Cultural appropriation fears discourage interaction

Campus Reform
June 28, 2018

A new survey of cultural trends found that the fear of being accused of appropriation is discouraging some people from interacting with other cultures.

According to a recent survey conducted by the website Tee Hunter, 36 percent of young adults between the ages of 18-24 and 27 percent of adults between 25-34 are allowing the fear of committing cultural appropriation to keep them from trying new things.

The survey found that this number shrinks among older age demographics, with only 16 percent of respondents between the ages of 35-44 admitting that they avoid “cultural things” for fear of being offensive.

Aside from young people, the fear of committing the social crime of “cultural appropriation” also keeps minorities from experiencing other cultures.

According to the report, “35 percent of American Indians or Alaska Natives, followed by 33 percent of Asian or Asian-Americans, 26 percent of black or African-Americans, and 25 percent of Hispanic respondents said they refrained from any activities associated with a culture not their own.”

The same report also highlighted the answers of various participants when they were asked to explain the concept of cultural appropriation in their own words.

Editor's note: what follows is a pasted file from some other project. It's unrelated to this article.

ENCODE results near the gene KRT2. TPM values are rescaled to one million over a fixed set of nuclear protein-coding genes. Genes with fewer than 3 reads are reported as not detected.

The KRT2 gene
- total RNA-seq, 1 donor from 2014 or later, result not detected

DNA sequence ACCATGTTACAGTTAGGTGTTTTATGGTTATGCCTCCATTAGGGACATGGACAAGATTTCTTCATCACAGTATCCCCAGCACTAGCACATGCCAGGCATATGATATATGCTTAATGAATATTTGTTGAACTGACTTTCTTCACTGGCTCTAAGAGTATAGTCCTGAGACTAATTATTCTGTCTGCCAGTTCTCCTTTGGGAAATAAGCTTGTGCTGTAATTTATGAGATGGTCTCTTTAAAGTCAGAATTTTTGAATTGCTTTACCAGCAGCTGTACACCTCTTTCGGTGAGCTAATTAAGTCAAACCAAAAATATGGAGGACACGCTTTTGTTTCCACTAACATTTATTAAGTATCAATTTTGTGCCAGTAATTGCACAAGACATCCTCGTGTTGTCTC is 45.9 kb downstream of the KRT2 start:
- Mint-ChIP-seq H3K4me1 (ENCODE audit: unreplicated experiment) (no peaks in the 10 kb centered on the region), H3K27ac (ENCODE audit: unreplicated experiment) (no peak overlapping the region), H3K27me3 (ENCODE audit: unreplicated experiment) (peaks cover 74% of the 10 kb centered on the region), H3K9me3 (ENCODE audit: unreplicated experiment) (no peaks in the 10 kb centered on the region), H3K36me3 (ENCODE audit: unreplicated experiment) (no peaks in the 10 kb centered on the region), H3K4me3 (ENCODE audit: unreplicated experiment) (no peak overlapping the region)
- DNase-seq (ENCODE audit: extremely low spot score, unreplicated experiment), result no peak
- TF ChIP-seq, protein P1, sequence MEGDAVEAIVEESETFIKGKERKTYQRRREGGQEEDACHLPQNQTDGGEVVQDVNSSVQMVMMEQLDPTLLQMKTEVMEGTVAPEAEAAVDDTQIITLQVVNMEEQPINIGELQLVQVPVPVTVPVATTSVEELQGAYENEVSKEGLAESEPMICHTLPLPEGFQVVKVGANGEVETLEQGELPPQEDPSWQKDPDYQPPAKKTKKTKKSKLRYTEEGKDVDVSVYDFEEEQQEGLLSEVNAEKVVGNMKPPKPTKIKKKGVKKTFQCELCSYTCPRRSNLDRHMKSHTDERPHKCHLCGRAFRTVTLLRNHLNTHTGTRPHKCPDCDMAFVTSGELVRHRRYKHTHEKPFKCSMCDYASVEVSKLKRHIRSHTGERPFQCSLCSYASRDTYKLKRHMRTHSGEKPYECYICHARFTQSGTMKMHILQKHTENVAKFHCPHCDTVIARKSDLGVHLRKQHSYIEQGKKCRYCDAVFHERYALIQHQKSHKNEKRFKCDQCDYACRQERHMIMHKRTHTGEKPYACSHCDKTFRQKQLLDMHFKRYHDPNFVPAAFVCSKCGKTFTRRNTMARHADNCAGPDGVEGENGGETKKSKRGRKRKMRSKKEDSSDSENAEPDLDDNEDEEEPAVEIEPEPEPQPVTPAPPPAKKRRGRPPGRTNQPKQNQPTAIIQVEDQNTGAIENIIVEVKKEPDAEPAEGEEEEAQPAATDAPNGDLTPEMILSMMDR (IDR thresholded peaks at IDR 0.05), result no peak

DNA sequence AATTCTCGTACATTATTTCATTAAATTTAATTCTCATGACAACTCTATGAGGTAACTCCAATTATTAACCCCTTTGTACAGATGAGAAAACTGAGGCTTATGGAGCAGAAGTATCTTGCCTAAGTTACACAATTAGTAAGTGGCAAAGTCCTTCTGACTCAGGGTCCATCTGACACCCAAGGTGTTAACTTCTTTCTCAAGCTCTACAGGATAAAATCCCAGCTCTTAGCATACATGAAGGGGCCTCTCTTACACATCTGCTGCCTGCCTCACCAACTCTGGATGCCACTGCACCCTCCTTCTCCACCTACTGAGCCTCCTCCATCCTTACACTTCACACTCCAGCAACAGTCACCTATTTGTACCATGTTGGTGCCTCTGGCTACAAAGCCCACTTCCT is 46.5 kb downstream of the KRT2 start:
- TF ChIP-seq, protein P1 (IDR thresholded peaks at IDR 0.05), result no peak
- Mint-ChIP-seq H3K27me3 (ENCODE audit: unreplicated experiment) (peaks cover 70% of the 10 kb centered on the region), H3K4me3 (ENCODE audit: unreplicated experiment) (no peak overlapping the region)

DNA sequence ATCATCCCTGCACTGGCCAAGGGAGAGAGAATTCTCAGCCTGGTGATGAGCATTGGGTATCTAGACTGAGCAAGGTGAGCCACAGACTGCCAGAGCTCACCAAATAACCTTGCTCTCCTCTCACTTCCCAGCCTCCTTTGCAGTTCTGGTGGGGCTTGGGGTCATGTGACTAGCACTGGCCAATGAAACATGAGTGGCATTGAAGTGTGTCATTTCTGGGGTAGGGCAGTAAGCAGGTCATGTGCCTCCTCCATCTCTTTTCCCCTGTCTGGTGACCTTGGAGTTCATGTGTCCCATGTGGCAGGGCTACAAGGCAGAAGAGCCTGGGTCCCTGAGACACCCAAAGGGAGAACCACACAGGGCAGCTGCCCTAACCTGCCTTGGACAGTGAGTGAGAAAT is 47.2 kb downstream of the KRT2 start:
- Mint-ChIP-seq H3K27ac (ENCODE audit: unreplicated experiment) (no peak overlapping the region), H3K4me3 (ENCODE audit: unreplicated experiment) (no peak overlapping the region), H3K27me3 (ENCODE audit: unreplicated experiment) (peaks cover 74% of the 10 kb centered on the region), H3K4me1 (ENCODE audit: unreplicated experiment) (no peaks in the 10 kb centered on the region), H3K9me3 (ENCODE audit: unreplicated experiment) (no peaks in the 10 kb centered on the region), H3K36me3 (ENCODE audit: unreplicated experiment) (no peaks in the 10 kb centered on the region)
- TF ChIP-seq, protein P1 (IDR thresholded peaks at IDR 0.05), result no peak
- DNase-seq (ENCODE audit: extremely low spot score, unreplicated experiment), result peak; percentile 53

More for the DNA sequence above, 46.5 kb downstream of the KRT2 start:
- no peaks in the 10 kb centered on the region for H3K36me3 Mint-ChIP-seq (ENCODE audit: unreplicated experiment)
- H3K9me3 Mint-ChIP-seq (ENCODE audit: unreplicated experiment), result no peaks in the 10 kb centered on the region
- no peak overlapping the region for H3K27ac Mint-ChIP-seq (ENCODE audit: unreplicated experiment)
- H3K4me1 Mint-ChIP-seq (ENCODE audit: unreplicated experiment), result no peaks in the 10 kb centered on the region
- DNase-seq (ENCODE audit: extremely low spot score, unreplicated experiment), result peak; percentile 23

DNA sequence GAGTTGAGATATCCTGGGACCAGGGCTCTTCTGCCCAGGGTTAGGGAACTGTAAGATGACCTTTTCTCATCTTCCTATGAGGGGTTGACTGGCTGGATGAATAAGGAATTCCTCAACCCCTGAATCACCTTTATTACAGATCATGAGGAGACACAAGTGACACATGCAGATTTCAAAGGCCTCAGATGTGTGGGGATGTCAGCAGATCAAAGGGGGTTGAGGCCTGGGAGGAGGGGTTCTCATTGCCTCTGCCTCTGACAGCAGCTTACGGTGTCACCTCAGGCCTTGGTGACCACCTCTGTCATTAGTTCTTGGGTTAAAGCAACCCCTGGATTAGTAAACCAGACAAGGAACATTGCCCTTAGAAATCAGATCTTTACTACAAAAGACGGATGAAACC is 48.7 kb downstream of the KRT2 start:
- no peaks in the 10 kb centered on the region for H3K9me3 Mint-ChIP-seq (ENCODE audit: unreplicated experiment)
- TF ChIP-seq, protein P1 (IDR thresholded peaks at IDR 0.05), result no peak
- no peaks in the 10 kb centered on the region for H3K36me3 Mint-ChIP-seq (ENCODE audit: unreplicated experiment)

The negative definitions, culled mostly from white participants, defined it using terminology such as “using the trappings of a culture other than your own without really understanding/honoring that culture” and “stealing or borrowing from another culture that you have no ties to, especially for financial gain.”

  • A d v e r t i s e m e n t

On the other hand, those that gave definitions that trivialized the concept of cultural appropriation as a non-issue, such as calling it “cultural exchange but put into a ‘victim’ context” and “an arbitrary set of limitations imposed on the behavior of whites,” were largely minority participants.


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